Letter to Paul Wolfowitz: CHR writes World Bank President about Chad
Mr. Paul Wolfowitz
Dear President Wolfowitz,
In light of the Chadian government's recent attempts to amend the revenue management law, I am writing to commend your serious concerns with the government's actions and to implore you to take further decisive action to ensure that the law remains intact and respected. (World Bank Press Release No: 2006/194/AFR). The elimination of the "future generations" provision or any other amendment to the law would not only put the success of the pipeline project into jeopardy, it would also violate Chad's human rights obligations.
As a State Party to the International Covenant on Economic, Social, and Cultural Rights (IESCR), the government of Chad is obligated to improve the respect of these rights and to demonstrate this improvement. Article 2 of the Covenant outlines the full legal obligations of parties to the treaty: "Each State Party to the present Covenant undertakes to take steps . . . to the maximum of its available resources, with a view to achieving progressively the full realization of the rights recognized in the present Covenant by all appropriate means. .." (IESCR, Art. 2)
This language obligates State parties to demonstrate measurable improvements in the educational and health sectors. Chad's core minimum obligation, to assure the economic and social rights of its citizens, is frustrated, in some part, by a deficiency of resources. This situation is changing, to some degree, as a result of the oil revenues. The enactment of Law 001/99 demonstrates Chad's potential for fulfilling this commitment.
However, if Chad successfully dissects the law so as to avoid the allocation of revenues to the priority sectors, further deterioration in the human rights situation in Chad would result. Law 001/99 should be read in light of these treaty obligations; the attempt to amend the law is a direct violation of the Covenant. Chad's international legal obligations can be used to buttress the Bank's argument that Chad must adhere to the provisions of the law. This is not a matter of a sovereign power choosing how to spend their own revenues. Chad is already obligated to spend them improving the human rights of the people of Chad, as is their obligation under the International Covenant. As long as it is a State Party to the Covenant and other related legal instruments, such as the Convention on the Rights of the Child, Chad is obligated to use the revenues in a certain way. Given the participation of civil society, the original revenue law was drafted with an understanding of this.
The Chadian government should not only follow the oil revenue management law because it is good policy but because it is their legal obligation to do so. We would like to encourage you and the World Bank to utilize this legal framework as leverage in your interactions with the Chadian government. The World Bank's policy and goals should be examined through a lens of human rights, because eradicating poverty and development are intrinsically about human rights.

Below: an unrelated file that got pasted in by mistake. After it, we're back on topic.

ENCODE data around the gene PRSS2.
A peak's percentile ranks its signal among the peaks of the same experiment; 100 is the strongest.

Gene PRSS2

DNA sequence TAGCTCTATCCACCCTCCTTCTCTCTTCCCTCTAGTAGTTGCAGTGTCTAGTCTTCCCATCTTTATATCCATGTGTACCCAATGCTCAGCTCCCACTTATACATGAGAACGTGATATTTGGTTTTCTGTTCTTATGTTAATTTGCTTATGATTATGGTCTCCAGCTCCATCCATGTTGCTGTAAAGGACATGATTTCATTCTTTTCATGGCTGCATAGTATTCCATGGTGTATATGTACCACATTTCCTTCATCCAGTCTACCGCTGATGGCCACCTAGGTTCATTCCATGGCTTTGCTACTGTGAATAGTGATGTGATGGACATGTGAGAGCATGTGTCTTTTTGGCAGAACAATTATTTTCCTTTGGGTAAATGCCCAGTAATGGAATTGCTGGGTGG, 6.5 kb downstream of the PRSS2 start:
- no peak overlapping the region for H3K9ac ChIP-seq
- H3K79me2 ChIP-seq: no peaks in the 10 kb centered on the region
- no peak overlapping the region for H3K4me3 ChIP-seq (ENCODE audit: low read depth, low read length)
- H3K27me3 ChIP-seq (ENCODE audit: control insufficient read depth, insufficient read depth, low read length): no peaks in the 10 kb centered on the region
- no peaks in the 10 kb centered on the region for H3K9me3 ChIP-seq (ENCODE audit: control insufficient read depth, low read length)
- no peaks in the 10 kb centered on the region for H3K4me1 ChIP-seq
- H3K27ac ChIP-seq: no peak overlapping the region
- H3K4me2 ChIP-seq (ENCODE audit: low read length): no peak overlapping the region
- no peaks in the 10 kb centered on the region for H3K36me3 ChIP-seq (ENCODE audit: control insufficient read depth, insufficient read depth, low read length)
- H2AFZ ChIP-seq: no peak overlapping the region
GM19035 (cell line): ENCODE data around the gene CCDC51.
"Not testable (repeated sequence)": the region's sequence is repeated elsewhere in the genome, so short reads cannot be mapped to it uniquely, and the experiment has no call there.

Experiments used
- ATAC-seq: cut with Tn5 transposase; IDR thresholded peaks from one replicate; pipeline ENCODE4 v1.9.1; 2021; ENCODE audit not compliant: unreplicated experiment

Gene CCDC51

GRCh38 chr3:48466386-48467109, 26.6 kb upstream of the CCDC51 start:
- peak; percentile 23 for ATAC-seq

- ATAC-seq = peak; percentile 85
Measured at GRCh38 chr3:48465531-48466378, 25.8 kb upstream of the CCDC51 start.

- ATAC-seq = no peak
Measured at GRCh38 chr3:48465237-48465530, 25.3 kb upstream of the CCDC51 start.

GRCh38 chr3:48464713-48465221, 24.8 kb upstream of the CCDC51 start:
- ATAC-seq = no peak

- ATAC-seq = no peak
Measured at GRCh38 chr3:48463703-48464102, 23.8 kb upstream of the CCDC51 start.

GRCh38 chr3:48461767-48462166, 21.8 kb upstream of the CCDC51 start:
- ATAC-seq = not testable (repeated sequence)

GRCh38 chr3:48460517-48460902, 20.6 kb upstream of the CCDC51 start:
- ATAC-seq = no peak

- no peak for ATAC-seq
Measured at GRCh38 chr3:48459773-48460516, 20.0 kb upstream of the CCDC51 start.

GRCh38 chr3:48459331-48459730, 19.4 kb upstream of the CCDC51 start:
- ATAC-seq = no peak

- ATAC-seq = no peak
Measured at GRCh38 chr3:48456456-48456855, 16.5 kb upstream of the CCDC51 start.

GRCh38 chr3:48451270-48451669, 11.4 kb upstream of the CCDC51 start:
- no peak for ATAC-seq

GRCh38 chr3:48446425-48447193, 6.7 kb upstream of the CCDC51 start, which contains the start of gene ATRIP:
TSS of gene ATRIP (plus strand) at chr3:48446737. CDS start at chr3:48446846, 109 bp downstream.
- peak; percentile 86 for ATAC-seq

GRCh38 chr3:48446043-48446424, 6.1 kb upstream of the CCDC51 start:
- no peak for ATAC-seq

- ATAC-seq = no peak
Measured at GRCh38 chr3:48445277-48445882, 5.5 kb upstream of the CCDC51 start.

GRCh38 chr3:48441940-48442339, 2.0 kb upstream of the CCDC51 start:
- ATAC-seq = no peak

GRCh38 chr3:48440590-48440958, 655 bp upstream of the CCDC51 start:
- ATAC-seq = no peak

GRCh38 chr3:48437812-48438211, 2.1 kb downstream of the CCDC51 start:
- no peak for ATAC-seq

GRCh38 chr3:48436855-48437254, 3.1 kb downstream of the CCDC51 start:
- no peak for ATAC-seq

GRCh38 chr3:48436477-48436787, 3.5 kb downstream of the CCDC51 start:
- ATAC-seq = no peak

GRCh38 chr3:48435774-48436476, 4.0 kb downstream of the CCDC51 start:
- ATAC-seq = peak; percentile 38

The Bank has been instrumental in moving the Chad/Cameroon Oil & Pipeline Project forward and bringing in these hundreds of millions of dollars into Chad. As a responsible party, the World Bank should ensure that the government of Chad is conforming to their obligations, not simply sending money without reference to its legal framework. Any changes must conform to its legal obligations and the proposed changes would not. If the money is used to eradicate poverty, this would be in accordance with these obligations. In reality, Law 001/99 was in conformity on paper, but not in practice with Chad's human rights obligations. For Chad to be in compliance, the law must not be changed and significant visible steps toward accountability must be taken.
You have stressed the importance of accountability and transparency in the Pipeline Project, and we agree that this is of the utmost importance for a successful development project and for poverty reduction. It is also extremely important that the World Bank uses its influence and leverage to ensure that these principles are respected internally within the Bank and in the governments of the countries with which the Bank partners.
Also of paramount importance is that civil society organizations in Chad are equipped with the information to counterbalance the internal power divide within Chad between the government and the people. If the citizens of Chad knew in detail about the incoming revenues, the projects approved and the projects implemented, the government would be more apt to adhere to the law. To that end, there should be an institutionalized civil society monitoring component to the Chad project. Again, this is not just good policy, this it the law - given Chad must show measurable improvement in the human rights situation given its additional revenues, but neither it nor civil society has the capacity to measure these changes.
The 2004 RFK Human Rights Award winner, Delphine Djiraibe, is an attorney is Chad who has been advocating for governmental transparency and for the human rights of Chadian people since the inception of the Pipeline project. Although Delphine was glad to hear of your concerns with the government's recent actions, she shares our view that the World Bank has to take further action to stop any more violations of international law.
Thank you for your time and attention. Delphine and I would welcome the opportunity to speak with you and your staff about the Chad project and the necessary steps to ensure it is a success and a model for future development projects. We share a common objective: to reduce poverty and to improve the human rights situation in Chad, and I welcome our future collaboration toward realizing this goal.